For UTSA education professor Patricia Sanchez, it wasn’t just that family and community were rooting together; through American sports, she sensed as a child, Mexican Americans were seeking to integrate into the larger society. “When I was growing up in El Paso the daughter of Mexican immigrants, we were acclimated right away that the two teams you root for were los Cowboys y los Dodgers. Most of this socialization happened at the pulgas on Sundays, game day,” she recalled. “We want to see ourselves and our people on America’s biggest stage—sports arenas—because maybe then this country will accept us. At least, that’s what I thought as a kid watching Fernando Valenzuela pitch for the Dodgers.”

There’s actually a doctoral dissertation that argues this very thing. In “Red, Brown, and Blue: A History and Cultural Poetics of High School Football in Mexican America,” Joel Huerta, a University of Texas American Studies graduate who now teaches Latino Studies at the University of Illinois at Chicago, looks at how high school athletics programs in south Texas first reinforced racial segregation—and then, with time, tested its limits. For example, in the Rio Grande Valley (where Huerta is from), schools and communities integrated in the fifties and sixties, and directly along with that, Mexican Americans developed their own rich expressive culture around high school football, complete with bilingual jests and Mexican corridos glorifying hometown teams. A similar thing, he said, happened with the Cowboys:

The Cowboys’ most important and storied coach, Tom Landry, from Mission, Texas, comes out of this same age and milieu. High school football mints masses of Mexican American football fans who, with the rise of televised and radio broadcast sports, find themselves consuming Cowboys football games.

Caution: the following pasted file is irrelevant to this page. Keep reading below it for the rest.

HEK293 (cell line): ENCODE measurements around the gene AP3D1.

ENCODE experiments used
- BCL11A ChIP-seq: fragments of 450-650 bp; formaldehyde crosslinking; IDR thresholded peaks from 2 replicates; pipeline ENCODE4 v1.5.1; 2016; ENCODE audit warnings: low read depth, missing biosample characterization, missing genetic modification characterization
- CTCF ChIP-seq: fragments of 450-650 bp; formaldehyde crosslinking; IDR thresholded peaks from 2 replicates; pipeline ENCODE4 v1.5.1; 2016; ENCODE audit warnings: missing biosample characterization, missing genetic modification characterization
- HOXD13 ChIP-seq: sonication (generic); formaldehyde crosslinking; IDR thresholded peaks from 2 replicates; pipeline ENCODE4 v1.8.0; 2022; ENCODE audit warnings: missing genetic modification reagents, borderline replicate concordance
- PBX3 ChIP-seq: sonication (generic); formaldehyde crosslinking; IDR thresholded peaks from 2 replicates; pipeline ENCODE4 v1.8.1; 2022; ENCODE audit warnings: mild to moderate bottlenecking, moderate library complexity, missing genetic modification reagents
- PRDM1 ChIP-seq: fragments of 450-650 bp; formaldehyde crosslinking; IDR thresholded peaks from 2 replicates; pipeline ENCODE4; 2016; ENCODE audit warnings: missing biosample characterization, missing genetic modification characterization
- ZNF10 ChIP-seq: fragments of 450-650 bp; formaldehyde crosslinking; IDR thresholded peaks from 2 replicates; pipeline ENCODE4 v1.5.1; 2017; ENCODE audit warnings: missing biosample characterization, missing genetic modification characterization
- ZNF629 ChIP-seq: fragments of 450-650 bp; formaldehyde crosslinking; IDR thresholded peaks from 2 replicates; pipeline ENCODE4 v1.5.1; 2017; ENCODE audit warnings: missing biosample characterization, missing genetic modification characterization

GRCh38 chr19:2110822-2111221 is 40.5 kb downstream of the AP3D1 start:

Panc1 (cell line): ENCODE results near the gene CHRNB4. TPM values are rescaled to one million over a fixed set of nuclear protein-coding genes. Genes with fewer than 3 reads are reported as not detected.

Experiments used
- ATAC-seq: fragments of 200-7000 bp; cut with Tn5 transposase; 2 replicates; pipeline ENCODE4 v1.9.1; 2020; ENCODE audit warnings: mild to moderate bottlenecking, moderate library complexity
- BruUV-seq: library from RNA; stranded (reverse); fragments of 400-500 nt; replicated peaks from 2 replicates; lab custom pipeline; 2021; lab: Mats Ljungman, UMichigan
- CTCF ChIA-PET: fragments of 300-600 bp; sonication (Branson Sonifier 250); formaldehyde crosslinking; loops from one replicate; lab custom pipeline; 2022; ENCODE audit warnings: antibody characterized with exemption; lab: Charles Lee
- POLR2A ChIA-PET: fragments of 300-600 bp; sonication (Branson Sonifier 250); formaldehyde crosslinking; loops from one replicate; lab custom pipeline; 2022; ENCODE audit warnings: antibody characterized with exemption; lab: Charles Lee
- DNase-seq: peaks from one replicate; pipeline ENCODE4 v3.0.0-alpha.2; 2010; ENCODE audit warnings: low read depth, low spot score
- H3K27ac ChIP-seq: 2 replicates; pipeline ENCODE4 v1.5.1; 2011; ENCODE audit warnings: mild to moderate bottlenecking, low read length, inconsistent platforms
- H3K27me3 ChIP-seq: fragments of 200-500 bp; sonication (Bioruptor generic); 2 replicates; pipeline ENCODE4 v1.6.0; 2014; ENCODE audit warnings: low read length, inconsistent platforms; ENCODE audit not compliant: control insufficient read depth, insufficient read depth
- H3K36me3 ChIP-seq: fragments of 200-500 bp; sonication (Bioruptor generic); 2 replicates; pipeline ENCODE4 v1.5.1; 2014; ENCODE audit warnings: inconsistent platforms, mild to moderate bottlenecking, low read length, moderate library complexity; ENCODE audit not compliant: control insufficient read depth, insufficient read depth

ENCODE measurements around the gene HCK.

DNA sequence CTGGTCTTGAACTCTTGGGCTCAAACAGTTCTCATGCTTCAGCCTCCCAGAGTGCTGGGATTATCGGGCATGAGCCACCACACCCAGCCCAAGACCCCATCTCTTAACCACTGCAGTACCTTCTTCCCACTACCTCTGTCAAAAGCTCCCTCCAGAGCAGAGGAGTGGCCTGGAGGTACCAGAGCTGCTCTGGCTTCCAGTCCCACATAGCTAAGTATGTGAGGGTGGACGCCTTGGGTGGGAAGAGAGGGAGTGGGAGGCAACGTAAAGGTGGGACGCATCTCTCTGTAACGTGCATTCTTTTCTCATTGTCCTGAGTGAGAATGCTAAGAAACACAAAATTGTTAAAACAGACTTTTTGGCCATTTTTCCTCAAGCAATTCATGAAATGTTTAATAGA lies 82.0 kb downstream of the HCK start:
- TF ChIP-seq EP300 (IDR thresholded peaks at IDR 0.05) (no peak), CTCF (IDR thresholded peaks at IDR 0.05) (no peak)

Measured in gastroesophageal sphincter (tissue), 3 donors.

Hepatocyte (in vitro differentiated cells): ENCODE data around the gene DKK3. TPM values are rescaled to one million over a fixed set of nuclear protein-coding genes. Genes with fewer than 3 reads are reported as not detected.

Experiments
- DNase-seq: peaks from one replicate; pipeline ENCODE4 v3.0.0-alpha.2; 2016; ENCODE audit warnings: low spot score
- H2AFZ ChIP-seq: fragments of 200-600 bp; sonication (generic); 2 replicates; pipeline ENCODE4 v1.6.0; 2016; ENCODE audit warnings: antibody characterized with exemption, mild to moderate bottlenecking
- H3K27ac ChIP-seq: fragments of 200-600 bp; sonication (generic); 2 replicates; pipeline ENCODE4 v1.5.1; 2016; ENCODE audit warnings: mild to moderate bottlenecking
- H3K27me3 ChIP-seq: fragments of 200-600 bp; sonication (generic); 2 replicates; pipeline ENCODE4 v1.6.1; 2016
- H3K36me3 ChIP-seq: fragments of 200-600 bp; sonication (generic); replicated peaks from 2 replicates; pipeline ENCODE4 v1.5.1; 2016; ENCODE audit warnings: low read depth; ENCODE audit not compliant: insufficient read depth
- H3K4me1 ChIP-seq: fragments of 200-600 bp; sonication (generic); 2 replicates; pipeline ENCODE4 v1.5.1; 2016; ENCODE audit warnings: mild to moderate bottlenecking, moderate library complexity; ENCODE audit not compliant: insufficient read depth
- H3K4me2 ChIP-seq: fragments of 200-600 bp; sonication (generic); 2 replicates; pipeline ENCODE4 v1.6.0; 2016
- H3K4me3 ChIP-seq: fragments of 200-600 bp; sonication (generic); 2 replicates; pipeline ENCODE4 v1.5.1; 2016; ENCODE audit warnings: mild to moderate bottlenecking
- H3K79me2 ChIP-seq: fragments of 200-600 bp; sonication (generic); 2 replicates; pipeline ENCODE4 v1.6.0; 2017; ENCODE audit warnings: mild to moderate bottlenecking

Huerta recalled his own family in Edinburg, Texas:

My mother caught the football bug when I was in junior high. Fall Sundays in our house meant the din of the Cowboys football game and if we were lucky, a big pot of menudo or stew to go with it. For years, mom would serve the big Thanksgiving meal in the late morning on paper plates and with plasticware. Why? So the matriarch could get these holiday formalities out of the way before the Cowboys vs. Detroit Lions game in the afternoon.

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Residents walk up the sidewalk along Southmost Street in Brownsville on January 1, 2017.

It turned out
I’d get one more chance to catch a Southmost Pitada, albeit a smaller one. On New Year’s Day, the Cowboys faced the Philadelphia Eagles in a match that, fans kept assuring me, didn’t matter: the Cowboys were already in the playoffs, and even had home-field advantage as the number-one seed. The team was not going to use their top players that day and risk an injury. Maybe Romo would play, some wondered. As the team’s quarterback for more than ten years, Romo, whose grandfather is from the neighboring state of Coahuila, Mexico, had further helped rally Mexican American fans, and they remained firmly devoted to him. But they also wanted their team to win.